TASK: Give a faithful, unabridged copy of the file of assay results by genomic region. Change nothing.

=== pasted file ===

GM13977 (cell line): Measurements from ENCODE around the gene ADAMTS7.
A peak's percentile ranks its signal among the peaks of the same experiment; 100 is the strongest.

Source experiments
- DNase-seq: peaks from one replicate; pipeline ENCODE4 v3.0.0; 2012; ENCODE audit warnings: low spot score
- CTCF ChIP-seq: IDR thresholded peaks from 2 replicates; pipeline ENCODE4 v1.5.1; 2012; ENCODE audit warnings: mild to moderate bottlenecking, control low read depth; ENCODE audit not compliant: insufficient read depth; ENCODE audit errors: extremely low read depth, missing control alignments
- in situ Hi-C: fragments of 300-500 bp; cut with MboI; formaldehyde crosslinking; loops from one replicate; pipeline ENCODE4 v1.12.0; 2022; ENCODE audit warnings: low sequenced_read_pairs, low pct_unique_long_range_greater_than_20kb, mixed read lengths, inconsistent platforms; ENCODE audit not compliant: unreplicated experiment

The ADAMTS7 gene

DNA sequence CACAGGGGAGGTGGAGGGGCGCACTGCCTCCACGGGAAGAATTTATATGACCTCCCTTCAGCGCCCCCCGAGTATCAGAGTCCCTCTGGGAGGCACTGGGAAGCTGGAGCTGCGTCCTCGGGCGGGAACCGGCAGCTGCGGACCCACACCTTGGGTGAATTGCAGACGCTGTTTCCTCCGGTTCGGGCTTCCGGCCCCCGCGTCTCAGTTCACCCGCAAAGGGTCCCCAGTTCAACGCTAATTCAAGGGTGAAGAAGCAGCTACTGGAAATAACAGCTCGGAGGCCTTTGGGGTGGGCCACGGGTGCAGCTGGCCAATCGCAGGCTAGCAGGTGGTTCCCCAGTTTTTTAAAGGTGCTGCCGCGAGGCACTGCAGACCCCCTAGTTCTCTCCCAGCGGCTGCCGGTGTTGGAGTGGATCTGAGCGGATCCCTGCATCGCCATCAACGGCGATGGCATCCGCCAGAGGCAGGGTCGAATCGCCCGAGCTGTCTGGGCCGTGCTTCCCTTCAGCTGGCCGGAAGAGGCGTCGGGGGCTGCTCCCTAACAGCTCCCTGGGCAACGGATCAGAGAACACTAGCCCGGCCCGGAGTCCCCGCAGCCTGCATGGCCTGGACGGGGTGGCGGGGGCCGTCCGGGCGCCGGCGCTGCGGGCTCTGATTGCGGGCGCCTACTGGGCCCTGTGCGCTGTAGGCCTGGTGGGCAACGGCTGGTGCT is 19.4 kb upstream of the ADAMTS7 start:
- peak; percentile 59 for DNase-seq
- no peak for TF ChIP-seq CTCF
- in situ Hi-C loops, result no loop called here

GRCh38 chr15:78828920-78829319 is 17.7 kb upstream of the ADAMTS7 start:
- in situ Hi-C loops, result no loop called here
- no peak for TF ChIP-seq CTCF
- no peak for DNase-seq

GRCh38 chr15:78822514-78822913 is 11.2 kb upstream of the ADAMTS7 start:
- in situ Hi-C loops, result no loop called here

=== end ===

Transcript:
GM13977 (cell line): Measurements from ENCODE around the gene ADAMTS7.
A peak's percentile ranks its signal among the peaks of the same experiment; 100 is the strongest.

Source experiments
- DNase-seq: peaks from one replicate; pipeline ENCODE4 v3.0.0; 2012; ENCODE audit warnings: low spot score
- CTCF ChIP-seq: IDR thresholded peaks from 2 replicates; pipeline ENCODE4 v1.5.1; 2012; ENCODE audit warnings: mild to moderate bottlenecking, control low read depth; ENCODE audit not compliant: insufficient read depth; ENCODE audit errors: extremely low read depth, missing control alignments
- in situ Hi-C: fragments of 300-500 bp; cut with MboI; formaldehyde crosslinking; loops from one replicate; pipeline ENCODE4 v1.12.0; 2022; ENCODE audit warnings: low sequenced_read_pairs, low pct_unique_long_range_greater_than_20kb, mixed read lengths, inconsistent platforms; ENCODE audit not compliant: unreplicated experiment

The ADAMTS7 gene

DNA sequence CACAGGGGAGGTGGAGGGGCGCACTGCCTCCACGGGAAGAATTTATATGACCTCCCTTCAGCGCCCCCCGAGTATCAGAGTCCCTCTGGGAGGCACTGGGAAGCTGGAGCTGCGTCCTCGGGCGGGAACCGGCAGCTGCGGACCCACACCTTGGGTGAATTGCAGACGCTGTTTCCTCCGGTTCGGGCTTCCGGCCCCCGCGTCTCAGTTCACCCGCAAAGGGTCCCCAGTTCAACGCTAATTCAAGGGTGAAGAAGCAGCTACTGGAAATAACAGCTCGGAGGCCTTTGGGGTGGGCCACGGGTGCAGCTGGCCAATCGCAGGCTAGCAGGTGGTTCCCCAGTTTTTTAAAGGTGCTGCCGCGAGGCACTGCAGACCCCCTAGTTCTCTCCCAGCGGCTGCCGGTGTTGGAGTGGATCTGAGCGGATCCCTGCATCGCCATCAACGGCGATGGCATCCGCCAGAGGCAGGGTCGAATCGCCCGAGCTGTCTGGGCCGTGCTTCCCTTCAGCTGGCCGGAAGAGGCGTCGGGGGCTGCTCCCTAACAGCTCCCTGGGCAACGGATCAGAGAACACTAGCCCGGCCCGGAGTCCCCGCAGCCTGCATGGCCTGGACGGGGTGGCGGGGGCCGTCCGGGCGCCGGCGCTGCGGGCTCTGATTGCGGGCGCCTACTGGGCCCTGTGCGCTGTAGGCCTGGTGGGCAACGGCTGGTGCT is 19.4 kb upstream of the ADAMTS7 start:
- peak; percentile 59 for DNase-seq
- no peak for TF ChIP-seq CTCF
- in situ Hi-C loops, result no loop called here

GRCh38 chr15:78828920-78829319 is 17.7 kb upstream of the ADAMTS7 start:
- in situ Hi-C loops, result no loop called here
- no peak for TF ChIP-seq CTCF
- no peak for DNase-seq

GRCh38 chr15:78822514-78822913 is 11.2 kb upstream of the ADAMTS7 start:
- in situ Hi-C loops, result no loop called here